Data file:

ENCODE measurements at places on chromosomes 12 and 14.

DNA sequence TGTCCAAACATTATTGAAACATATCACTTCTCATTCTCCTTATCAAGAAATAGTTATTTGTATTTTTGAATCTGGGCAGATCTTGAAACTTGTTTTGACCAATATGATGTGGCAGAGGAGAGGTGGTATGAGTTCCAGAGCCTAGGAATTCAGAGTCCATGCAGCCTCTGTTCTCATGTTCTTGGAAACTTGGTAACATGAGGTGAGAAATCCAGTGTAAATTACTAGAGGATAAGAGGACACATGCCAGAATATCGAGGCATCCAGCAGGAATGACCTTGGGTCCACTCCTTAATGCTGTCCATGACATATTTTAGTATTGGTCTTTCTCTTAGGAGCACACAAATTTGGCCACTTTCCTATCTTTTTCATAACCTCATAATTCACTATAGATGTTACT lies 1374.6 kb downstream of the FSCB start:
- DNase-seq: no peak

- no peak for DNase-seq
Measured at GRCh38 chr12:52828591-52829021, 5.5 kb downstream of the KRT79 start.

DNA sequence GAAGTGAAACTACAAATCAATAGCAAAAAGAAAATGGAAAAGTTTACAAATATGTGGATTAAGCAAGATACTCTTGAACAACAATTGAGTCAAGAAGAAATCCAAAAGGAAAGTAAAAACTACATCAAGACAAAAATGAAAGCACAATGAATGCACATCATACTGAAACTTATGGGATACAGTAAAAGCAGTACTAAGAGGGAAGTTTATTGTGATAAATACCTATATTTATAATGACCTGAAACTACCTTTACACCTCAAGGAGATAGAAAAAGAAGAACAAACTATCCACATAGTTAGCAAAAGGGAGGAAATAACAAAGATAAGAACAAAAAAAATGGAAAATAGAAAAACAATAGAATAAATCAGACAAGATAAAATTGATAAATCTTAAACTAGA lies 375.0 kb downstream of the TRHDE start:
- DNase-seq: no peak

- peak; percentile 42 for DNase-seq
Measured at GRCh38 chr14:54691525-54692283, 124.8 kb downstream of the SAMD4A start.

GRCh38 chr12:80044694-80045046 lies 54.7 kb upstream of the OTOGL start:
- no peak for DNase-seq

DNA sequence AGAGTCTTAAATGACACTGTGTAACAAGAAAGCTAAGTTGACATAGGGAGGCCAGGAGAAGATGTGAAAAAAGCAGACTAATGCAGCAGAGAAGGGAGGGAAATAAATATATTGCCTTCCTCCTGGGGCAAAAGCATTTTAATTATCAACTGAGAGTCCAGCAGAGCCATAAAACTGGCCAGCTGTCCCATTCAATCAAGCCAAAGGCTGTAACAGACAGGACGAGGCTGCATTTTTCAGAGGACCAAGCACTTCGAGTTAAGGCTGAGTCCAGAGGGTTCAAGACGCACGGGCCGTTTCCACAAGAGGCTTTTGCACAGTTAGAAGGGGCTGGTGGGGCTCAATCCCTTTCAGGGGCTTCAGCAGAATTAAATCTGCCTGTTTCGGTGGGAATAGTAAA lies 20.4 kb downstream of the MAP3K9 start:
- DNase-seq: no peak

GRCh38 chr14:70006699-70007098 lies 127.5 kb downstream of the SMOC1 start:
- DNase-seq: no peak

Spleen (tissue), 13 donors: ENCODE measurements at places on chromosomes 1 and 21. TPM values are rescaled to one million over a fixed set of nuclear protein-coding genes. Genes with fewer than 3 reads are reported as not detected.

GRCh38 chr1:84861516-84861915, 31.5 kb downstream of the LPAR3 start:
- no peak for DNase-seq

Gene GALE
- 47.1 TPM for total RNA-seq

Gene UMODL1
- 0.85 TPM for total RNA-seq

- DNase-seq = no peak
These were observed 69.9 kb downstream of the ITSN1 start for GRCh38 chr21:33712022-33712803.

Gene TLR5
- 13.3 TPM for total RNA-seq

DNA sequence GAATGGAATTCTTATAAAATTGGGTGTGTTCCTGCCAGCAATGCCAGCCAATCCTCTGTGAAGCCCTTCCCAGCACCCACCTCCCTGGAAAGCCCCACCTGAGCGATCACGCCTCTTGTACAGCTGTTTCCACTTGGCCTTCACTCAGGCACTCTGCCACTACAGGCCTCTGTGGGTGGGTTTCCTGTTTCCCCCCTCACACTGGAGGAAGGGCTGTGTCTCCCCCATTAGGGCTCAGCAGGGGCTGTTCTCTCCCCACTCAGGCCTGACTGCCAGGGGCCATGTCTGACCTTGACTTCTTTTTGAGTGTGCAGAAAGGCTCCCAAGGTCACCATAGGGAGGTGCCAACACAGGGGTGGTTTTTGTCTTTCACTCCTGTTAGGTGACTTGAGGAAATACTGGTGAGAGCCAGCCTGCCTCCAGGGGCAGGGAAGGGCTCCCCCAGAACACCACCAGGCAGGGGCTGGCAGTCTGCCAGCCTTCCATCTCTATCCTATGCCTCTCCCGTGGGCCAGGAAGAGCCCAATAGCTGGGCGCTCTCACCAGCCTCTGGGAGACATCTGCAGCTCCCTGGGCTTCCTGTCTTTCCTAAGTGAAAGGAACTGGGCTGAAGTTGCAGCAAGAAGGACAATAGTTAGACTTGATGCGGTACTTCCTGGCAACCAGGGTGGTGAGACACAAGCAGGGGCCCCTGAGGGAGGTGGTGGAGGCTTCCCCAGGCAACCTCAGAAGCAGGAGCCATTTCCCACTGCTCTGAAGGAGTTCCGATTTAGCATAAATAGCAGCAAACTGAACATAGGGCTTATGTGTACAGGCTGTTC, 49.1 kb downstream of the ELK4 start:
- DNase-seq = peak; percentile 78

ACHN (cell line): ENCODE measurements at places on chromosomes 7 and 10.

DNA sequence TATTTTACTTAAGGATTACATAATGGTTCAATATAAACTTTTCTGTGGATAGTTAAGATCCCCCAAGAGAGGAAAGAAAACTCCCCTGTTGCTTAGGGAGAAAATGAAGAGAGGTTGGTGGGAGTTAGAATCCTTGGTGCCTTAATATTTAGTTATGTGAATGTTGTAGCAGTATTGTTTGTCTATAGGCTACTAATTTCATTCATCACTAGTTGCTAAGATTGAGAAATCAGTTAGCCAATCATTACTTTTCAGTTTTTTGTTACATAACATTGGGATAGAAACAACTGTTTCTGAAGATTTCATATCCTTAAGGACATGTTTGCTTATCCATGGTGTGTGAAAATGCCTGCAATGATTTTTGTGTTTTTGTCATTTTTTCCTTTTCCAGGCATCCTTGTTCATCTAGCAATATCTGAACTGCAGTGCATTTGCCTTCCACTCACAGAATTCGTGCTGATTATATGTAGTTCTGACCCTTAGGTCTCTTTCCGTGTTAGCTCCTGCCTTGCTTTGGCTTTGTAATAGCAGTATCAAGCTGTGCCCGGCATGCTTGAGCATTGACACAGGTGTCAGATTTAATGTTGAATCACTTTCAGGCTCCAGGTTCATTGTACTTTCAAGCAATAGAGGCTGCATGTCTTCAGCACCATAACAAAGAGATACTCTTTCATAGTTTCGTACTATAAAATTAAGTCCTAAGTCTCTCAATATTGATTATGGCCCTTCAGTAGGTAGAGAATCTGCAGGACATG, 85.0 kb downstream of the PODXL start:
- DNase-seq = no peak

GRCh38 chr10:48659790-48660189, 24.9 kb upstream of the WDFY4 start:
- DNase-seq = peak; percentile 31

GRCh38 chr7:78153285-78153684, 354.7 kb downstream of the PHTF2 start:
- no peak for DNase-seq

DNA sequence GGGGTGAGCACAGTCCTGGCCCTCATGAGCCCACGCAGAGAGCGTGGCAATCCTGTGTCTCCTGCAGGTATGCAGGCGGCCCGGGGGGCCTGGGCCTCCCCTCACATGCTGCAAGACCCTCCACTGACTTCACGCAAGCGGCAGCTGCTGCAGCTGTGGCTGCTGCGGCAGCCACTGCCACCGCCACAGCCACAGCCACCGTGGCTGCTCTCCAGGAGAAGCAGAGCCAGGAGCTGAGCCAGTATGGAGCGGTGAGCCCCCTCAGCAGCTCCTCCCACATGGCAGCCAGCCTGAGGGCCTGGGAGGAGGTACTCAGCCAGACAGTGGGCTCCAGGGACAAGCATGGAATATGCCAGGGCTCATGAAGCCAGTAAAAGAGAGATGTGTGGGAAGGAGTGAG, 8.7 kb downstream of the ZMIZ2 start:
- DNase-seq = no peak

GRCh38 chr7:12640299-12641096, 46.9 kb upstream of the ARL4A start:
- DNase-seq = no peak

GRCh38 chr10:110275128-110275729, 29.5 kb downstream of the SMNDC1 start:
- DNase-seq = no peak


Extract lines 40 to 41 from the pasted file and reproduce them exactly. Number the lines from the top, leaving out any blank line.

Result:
GRCh38 chr10:110275128-110275729, 29.5 kb downstream of the SMNDC1 start:
- DNase-seq = no peak